Adel Yahya, a British national from the Tottenham area of north London, is due to appear before Bow Street Magistrates’ Court, central London, on Friday morning.
Yahya was arrested Tuesday at London’s Gatwick airport after arriving there on a plane from the Ethiopian capital, police said, adding that they believed he had been out of Britain since June.
He was the 43rd person arrested in connection with the failed attempt on July 21 to murder passengers on three London Underground trains and a double-decker bus.
The alleged plot came just two weeks after four presumed Islamic militant suicide bombers blew themselves up using explosives in rucksacks, killing 52 passengers on three subway trains and a bus on July 7.
The July 7 attacks, which coincided with a summit involving leaders of the Group of Eight richest nations in Scotland and a day after London secured the 2012 Olympic Games, were the worst terrorist attacks on British soil.
The trial of five other men accused of conspiring to murder passengers on July 21 has been provisionally set for September 2006.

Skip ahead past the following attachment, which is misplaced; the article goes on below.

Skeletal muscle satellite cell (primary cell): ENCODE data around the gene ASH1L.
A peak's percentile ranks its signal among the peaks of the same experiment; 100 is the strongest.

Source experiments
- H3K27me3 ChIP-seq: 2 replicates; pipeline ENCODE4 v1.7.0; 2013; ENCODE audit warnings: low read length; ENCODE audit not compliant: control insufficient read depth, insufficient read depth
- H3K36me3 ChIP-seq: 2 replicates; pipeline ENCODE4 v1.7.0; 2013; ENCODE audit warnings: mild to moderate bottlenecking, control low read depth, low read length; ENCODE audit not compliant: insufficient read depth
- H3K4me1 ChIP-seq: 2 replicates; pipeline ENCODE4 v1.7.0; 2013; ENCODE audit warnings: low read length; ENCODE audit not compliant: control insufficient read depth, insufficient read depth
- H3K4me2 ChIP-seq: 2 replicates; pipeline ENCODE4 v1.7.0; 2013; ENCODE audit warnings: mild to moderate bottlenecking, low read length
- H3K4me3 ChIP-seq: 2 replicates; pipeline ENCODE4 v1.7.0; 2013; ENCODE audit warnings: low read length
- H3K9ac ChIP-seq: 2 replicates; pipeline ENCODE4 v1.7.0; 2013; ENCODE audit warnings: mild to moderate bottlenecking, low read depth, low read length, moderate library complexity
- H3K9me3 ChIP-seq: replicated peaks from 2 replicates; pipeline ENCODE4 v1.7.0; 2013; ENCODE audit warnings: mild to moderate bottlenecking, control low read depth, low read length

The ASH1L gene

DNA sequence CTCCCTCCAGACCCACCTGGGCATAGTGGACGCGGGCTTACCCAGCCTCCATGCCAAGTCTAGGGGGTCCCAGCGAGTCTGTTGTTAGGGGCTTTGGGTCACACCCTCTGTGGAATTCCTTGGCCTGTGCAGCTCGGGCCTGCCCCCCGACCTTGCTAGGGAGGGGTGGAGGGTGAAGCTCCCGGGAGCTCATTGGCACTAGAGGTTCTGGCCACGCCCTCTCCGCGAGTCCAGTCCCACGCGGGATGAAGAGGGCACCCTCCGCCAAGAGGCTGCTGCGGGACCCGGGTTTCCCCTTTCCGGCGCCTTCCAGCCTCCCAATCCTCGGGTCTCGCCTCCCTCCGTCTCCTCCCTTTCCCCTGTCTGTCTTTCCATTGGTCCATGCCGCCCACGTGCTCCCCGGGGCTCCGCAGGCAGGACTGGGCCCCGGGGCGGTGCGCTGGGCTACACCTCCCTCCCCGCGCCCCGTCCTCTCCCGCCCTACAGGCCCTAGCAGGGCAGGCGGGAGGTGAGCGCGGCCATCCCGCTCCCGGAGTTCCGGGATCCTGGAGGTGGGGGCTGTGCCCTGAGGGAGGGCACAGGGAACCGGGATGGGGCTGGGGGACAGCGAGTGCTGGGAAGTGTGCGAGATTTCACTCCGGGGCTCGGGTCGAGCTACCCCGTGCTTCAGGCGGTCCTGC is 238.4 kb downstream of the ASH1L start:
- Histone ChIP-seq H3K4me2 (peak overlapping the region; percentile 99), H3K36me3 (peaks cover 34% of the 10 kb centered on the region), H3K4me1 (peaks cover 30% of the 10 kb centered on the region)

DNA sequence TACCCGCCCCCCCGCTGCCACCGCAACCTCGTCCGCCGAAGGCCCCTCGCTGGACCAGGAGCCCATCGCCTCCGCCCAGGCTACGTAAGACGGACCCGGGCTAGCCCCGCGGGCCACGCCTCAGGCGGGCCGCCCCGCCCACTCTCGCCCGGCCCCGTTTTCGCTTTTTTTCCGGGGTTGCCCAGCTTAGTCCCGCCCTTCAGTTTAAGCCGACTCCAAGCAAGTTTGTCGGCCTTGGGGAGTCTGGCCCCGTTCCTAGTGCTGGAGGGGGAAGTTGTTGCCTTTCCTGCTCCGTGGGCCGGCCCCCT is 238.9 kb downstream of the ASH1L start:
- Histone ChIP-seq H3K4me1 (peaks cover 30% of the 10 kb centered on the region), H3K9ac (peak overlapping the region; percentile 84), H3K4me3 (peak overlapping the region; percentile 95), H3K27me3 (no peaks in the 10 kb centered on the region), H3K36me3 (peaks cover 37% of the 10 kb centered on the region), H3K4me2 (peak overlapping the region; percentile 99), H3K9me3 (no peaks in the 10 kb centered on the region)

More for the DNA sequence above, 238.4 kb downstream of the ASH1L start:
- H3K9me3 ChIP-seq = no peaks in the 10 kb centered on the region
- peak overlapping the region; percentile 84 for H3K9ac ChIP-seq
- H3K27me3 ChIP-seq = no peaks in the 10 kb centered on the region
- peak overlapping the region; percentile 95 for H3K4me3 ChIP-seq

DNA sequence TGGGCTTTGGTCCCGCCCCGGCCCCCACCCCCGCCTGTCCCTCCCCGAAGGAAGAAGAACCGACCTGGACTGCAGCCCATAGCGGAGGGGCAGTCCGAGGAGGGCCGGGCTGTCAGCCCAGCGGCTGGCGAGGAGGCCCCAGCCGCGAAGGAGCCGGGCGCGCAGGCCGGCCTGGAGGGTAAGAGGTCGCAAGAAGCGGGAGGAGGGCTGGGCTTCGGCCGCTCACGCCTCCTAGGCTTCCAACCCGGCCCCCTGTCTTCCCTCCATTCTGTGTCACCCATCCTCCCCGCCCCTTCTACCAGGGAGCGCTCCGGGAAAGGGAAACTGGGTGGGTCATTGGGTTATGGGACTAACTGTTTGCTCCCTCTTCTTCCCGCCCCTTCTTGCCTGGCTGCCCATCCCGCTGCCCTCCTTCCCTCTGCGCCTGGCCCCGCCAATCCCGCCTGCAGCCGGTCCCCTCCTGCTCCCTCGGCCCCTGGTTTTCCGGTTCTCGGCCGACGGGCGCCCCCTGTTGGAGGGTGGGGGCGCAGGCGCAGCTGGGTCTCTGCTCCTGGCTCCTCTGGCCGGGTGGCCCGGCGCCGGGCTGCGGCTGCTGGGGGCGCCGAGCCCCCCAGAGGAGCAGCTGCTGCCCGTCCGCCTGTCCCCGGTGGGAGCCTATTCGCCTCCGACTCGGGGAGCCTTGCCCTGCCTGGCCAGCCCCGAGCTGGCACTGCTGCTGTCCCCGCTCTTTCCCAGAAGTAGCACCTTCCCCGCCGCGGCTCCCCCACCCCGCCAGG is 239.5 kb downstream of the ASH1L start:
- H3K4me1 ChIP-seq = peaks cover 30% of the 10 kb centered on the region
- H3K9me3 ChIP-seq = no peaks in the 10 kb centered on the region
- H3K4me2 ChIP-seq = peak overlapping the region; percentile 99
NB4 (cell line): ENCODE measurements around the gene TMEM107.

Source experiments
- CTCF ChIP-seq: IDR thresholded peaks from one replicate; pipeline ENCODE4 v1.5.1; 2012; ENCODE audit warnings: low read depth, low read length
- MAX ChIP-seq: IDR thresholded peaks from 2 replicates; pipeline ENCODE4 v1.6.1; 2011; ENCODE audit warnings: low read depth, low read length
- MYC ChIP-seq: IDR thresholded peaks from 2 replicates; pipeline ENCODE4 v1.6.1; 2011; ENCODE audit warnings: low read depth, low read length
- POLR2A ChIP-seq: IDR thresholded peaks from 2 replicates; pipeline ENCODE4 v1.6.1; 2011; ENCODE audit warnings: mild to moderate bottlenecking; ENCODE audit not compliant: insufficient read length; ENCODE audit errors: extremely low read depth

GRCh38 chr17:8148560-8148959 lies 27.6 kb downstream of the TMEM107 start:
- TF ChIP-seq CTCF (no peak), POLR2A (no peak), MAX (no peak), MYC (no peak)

They have been named as Muktar Said Ibrahim, 27, from Stoke Newington, north London; Ramzi Mohamed, 23, of North Kensington, west London; Yassin Omar, 24, of New Southgate, north London; and Manfo Kwaku Asiedu, 24, of Finsbury Park, north London.
A fifth man, Hussein Osman, 27, was extradited from Italy in September.
At their last appearance at England’s Central Criminal Court at the Old Bailey, central London, judge Alexander Butterfield indicated their trial could last up to two months.
None of the men, who have been held in custody since August, has yet entered pleas.
The charge against Yahya was that he conspired with Osman, Said, Asiedu and Omar “to cause by an explosive substance, explosions of a nature likely to endanger life or cause serious injury to property.”
Four of the five set for trial in September have been charged with attempted murder directed at London public transport passengers, while the fifth is accused along with the others of conspiracy to murder.
Ten other people face lesser charges in connection with the July 21 case, including allegations that they failed to disclose information about suspects or their whereabouts. Their trials are due early in 2007.